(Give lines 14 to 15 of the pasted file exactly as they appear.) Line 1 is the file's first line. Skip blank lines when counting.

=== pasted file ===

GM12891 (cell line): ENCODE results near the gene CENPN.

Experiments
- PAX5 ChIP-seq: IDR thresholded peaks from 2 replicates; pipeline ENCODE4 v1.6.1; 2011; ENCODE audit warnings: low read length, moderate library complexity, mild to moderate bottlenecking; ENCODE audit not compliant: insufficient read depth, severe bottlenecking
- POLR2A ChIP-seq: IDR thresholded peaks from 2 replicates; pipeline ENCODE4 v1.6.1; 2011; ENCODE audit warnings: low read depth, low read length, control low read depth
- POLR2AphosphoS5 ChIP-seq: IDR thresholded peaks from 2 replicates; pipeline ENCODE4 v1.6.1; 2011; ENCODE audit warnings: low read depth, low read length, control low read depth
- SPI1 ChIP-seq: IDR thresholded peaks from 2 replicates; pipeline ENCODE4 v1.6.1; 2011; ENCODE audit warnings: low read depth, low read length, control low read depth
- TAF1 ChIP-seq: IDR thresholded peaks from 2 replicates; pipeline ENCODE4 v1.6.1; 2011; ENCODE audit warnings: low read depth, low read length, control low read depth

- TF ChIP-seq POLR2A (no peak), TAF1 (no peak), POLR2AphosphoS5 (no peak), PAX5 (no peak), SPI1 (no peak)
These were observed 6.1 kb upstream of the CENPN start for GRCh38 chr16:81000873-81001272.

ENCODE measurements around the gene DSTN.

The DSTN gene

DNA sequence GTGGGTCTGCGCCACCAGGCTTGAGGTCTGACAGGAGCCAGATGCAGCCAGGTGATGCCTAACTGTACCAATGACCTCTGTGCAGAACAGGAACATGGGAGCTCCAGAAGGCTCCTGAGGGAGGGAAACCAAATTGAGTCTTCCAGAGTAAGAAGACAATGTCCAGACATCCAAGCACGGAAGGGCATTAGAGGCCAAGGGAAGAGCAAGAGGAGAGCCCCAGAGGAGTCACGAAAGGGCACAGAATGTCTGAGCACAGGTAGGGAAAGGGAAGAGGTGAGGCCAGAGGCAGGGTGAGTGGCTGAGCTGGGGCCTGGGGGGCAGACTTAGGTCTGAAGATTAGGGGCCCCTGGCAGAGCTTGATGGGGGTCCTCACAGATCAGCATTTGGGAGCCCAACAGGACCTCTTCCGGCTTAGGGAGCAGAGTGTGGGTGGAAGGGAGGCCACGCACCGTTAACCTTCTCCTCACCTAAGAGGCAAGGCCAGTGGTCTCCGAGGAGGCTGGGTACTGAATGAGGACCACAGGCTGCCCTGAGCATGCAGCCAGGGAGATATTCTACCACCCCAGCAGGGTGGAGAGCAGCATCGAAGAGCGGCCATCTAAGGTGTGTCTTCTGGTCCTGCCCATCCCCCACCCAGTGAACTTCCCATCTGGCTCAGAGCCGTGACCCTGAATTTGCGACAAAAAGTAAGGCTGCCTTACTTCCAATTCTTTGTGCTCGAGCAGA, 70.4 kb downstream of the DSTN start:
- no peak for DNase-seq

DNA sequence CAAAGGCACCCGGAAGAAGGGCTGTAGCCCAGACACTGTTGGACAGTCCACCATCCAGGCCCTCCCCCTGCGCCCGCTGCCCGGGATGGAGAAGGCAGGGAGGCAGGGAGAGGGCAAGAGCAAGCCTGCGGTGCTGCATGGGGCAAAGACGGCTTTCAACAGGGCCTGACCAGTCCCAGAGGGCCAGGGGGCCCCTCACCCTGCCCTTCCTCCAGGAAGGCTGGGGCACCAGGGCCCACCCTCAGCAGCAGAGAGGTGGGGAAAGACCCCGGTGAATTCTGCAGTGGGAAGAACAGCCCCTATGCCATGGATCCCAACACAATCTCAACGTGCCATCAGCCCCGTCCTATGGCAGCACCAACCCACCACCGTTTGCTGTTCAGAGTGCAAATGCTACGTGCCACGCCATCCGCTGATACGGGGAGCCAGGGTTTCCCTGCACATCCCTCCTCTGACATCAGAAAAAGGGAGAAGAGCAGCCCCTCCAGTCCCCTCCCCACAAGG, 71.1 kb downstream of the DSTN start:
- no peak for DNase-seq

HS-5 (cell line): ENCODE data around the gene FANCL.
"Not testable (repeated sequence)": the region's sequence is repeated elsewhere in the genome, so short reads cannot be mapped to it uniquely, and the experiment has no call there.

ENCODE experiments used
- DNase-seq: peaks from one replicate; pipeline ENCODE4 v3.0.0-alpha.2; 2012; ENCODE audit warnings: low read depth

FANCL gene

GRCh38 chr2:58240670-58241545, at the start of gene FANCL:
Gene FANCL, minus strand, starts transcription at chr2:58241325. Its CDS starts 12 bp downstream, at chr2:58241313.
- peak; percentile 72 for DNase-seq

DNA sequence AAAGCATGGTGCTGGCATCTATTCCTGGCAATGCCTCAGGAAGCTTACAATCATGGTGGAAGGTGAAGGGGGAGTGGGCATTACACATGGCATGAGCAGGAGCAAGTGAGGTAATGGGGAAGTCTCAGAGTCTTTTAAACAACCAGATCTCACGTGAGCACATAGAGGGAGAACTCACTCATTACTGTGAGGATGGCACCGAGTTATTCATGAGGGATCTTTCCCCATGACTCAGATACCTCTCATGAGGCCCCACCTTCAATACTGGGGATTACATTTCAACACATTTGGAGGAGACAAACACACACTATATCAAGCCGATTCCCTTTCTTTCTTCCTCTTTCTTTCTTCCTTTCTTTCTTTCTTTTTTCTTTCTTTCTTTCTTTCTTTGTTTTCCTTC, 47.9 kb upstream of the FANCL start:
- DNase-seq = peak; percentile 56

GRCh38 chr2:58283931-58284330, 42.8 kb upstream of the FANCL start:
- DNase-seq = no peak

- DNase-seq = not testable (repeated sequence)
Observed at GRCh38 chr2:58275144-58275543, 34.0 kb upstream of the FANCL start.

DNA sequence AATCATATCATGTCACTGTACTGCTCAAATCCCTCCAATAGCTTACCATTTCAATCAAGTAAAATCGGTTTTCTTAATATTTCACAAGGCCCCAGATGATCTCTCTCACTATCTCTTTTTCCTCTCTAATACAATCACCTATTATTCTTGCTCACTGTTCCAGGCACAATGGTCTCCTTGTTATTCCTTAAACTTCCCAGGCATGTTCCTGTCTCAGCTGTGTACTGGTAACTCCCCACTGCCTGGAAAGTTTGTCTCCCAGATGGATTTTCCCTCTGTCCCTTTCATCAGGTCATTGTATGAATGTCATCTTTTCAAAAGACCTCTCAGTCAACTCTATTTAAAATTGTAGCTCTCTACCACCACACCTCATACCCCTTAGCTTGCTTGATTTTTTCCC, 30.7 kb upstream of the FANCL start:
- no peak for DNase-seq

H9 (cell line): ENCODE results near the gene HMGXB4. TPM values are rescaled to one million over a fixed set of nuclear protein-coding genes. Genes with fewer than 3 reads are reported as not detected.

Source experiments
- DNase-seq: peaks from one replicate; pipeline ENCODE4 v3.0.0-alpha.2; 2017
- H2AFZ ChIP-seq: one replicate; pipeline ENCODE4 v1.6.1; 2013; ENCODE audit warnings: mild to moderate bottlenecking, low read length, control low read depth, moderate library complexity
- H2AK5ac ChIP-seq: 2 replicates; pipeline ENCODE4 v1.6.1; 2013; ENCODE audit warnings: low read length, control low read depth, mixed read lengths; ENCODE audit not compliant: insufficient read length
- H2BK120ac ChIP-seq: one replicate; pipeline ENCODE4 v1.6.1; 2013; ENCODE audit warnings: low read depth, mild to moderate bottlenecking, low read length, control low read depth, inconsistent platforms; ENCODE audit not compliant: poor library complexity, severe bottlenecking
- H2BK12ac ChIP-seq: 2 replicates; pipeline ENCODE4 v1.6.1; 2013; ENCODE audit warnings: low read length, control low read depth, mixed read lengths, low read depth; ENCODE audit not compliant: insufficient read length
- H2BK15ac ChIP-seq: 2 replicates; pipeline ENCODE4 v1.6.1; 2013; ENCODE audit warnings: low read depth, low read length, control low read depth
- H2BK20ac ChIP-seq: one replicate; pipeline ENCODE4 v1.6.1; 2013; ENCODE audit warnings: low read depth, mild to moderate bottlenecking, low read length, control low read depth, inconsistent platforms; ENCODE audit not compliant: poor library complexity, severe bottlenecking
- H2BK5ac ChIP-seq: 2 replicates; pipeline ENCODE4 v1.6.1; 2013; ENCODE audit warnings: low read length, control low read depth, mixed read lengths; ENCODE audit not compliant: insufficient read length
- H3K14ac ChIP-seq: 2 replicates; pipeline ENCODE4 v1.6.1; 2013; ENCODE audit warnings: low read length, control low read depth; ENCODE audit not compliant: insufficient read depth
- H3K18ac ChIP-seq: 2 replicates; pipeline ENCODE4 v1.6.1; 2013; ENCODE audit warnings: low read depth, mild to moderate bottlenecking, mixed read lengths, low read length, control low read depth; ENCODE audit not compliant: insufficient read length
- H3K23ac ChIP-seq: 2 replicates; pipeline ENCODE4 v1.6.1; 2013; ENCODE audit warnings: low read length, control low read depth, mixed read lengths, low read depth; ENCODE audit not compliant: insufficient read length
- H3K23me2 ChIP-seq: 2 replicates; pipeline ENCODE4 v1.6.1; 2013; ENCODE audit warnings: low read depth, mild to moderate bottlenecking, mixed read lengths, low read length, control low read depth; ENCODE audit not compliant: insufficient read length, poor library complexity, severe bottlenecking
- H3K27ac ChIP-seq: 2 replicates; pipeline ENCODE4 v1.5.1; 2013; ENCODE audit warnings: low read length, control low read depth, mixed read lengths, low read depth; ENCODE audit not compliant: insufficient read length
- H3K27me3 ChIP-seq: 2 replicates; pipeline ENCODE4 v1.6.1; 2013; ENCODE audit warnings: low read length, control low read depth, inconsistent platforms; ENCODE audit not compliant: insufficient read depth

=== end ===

DNA sequence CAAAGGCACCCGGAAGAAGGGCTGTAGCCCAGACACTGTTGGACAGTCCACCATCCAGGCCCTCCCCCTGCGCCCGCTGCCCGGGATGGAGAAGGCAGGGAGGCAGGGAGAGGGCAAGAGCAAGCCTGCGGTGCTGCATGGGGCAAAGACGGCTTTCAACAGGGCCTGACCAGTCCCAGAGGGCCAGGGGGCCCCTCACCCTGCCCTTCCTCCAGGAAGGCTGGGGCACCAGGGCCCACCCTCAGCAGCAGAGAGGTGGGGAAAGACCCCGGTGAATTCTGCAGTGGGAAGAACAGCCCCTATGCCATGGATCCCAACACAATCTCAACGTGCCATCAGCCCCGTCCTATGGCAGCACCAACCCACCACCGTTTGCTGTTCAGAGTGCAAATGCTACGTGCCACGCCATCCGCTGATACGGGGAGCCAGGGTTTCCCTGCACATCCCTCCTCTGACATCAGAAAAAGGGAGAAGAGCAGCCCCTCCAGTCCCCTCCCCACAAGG, 71.1 kb downstream of the DSTN start:
- no peak for DNase-seq